The scary thing about Sam Burns’ torrid 10-month, three-win stretch, according to Sam Burns
Good golf, winning golf, takes long hours, a short memory and an even keel, which pretty much sums up Sam Burns in the last seven days. It also takes a clutch shot at the right time, and while a 32-footer for birdie on the second hole of a sudden-death playoff is definitely in the clutch category, there are usually another key moment or two in which a winner rises to the occasion.
Nursing a two-stroke lead Sunday on the penultimate hole of the Valspar Championship, Burns faced that moment when he chopped up the 198-yard par 3 and had a nine-footer for bogey. Miss it and he falls into a tie with Justin Thomas and Davis Riley. Make it and he keeps alive his hopes of successfully defending his title.
Well, of course he made it. Which was crucial when Riley birdied the same hole a few minutes later to tie him at 17 under par. Then Burns did his thing—which includes being one of the game’s finest putters. With Riley sizing up a chip from just behind the green, Burns found enough of the left lip at the par-4 16th, the second playoff hole, to swirl in a birdie that proved to be the winner when Riley followed by rifling his pitch past the cup.
And that, ladies and gentlemen, is how Burns, after a final-round two-under 69, won for a second-straight time at the vaunted Copperhead Course at Innisbrook Resort in Palm Harbor, Fla., and claimed his third PGA Tour title in the last 10 months. No one has won more in that span, though, Patrick Cantlay owns three wins as well. Burns has had eight top-10s in his last 16 events, including another victory in the fall at the Sanderson Farms Championship.
If you haven’t been impressed by the former college player of the year from LSU to this point, you can start now. Endearingly, he isn’t all that impressed with himself.
“I don't feel special, but it feels special to do it,” Burns said of winning back-to-back at a course that is among the more revered on tour.
But what about moving from 17th to 10th in the World Ranking? Again, that puts him in elite company.
Burns is one of two golfers (along with Patrick Cantlay) with three PGA Tour wins in the last 10 months.
Douglas P. DeFelice
Let’s back up for a minute. Burns had a chance to win the weather-plagued Players Championship on Monday, but his swing already was somewhere along Florida’s I-4 and couldn’t pick a lane. He shot 76 and knew he needed to call in his coach, fellow Louisianan Brad Pullin, who drove 12 hours to give Burns a tune-up.
Back on track, Burns entered the final round trailing Riley by three strokes. The two men, both 25 and hunting enthusiasts, are good friends who have competed against each other going back to their pre-teen AJGA days. It might not have been Burns’ day had Riley not given three shots back in one hole with a triple bogey on the par-5 fifth that let in a slew of contenders, including playing partner Matthew NeSmith and Thomas.
Burns then nearly let it all slip away himself when he found the left greenside bunker at the 17th, blasted out poorly to the fringe, and then blitzed his par attempt, leaving him a nine-footer. “I just tried to read the putt to the best of my ability, and I just told myself, ‘Just best stroke of the day, whatever happens, happens.’”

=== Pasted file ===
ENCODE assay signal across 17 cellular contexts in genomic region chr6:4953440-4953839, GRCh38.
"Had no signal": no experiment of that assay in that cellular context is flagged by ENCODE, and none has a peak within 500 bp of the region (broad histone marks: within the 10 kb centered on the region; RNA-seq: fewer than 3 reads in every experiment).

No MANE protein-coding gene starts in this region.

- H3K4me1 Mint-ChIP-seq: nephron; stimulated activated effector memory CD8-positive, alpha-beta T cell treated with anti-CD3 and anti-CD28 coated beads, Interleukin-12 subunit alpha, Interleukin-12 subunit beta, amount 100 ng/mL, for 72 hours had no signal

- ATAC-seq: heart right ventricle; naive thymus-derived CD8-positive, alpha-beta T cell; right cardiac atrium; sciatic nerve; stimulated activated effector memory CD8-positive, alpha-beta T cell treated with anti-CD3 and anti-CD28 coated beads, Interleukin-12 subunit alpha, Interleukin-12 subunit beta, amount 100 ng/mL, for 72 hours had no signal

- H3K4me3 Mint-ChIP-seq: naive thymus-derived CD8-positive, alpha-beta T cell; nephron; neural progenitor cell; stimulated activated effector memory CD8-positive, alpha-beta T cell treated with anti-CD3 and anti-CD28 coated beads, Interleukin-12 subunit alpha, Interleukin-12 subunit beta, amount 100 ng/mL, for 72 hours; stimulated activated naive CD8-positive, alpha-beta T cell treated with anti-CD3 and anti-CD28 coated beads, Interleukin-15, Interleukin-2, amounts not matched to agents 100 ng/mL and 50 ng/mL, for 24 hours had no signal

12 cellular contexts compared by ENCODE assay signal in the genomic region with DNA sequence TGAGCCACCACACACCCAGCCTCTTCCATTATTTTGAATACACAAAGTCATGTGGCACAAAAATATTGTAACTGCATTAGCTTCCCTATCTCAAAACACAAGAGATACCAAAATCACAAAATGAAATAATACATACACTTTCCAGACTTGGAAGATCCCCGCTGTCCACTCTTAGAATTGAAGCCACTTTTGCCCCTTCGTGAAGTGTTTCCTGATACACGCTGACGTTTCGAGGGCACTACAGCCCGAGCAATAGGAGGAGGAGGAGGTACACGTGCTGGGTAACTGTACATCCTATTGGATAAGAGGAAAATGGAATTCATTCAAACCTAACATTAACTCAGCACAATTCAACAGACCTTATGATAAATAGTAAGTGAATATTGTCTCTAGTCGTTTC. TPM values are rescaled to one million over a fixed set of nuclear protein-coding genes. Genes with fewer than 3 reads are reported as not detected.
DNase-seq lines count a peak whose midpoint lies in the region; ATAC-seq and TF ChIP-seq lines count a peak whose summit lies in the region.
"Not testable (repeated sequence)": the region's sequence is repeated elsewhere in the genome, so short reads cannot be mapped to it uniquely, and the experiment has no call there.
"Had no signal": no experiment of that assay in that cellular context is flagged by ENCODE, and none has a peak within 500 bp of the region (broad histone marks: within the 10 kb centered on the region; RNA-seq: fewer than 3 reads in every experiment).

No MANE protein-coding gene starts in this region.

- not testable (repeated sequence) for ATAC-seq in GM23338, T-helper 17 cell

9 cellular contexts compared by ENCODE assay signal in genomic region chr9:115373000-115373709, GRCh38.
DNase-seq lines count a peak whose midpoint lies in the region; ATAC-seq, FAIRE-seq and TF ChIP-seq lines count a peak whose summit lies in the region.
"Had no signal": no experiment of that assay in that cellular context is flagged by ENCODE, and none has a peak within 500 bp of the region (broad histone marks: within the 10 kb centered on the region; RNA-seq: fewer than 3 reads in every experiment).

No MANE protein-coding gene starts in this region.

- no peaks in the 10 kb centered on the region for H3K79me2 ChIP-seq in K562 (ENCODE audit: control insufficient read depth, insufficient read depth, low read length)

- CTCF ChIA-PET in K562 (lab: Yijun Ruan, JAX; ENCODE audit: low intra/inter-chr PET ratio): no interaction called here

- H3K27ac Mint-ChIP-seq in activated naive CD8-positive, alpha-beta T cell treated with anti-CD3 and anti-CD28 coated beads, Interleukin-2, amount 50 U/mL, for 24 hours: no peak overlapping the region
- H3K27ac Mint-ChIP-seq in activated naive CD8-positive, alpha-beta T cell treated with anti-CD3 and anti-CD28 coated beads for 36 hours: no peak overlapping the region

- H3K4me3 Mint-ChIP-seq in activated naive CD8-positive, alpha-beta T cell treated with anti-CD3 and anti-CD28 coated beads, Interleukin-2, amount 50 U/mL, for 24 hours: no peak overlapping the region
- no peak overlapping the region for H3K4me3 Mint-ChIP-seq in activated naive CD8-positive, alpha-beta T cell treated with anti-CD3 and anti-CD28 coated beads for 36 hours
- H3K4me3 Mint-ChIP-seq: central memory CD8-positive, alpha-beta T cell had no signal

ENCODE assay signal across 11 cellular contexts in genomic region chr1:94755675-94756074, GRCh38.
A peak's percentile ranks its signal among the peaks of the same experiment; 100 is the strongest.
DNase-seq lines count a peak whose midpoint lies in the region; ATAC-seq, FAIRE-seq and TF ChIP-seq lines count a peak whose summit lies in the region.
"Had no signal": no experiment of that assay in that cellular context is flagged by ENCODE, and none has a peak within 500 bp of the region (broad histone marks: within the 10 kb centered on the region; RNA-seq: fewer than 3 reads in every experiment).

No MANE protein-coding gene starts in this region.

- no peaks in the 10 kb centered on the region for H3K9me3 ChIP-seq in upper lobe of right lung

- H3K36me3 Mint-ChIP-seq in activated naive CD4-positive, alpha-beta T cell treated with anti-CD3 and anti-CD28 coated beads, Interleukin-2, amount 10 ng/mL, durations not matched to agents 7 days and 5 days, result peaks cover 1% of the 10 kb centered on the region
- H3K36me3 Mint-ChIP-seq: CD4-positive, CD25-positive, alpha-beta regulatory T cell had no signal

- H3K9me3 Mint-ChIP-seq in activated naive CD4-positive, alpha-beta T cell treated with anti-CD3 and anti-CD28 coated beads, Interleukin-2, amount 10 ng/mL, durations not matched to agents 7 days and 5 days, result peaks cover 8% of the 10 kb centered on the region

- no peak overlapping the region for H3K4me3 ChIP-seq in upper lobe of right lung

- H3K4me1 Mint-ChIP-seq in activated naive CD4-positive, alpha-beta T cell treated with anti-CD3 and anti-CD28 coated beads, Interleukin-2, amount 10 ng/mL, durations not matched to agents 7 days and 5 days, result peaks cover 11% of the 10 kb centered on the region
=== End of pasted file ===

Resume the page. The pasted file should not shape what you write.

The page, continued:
Bruns and Riley, both 25, have been rivals since their pre-teen days playing the AJGA junior circuit.
Ranked 399th in the world, Riley, a Korn Ferry Tour graduate, battled back gamely from his massive misstep—it was the only triple bogey of the week from any player on a par-5 hole—but his one-over 72 tied for the highest final round among players who finished in the top 10. Even with his struggles, Riley gave himself a 15-foot birdie look on the 72nd hole to win it, but the Mississippi native missed on the low side to tie Burns at 17-under 267.
After the pair traded pars on the first playoff hole, Burns, who has led the tour in strokes gained/putting in Florida events since 2019 (and was eighth for the week at Innisbrook), holed his lengthy game-winner and reacted with a surge of energy and a few brisk fist pumps.
“I just think that after last week, the last couple weeks, I've tried to conserve as much energy as possible, and all through today just trying to make sure that I never got kind of too high or too low and just tried to stay kind of even-keeled,” Burns said, explaining why he finally let loose after staying bottled up on a sunny and warm afternoon.
Riley, seeking his first tour win after two KFT titles last season, was hardly surprised. “He's been a very good putter for a long time, and yeah, that was a very good putt,” Riley said after his career-best finish. “He made a big putt in a big moment and, yeah, it was really impressive and, yeah, he did what he needed to do.”
Burns hugs his wife, Caroline, after winning with a 32-foot birdie on the second playoff hole at Innisbrook.
Douglas P. DeFelice
And, yeah, Burns has to be in the conversation now as one of the favorites for the upcoming Masters, the year’s first major. You know, because how well have players with good putting strokes fared at Augusta National?
But for now, he isn’t thinking about anything but taking his game to another level. That is something winners usually do. The resting on laurels plan never works.
“I think, for me, I just try to put in hard work, just try to improve my game every year, every week, look at stats and see what areas I can get better at and then my team and I try to attack those areas,” he said after improving in one area, his bank account, with a $1.404 million payday. “That's all I can control and so I mean, it's nice to see that those things are paying off, it gives us motivation that we're working on the right things. I want to just try to make things better. That’s ultimately what I love to do.”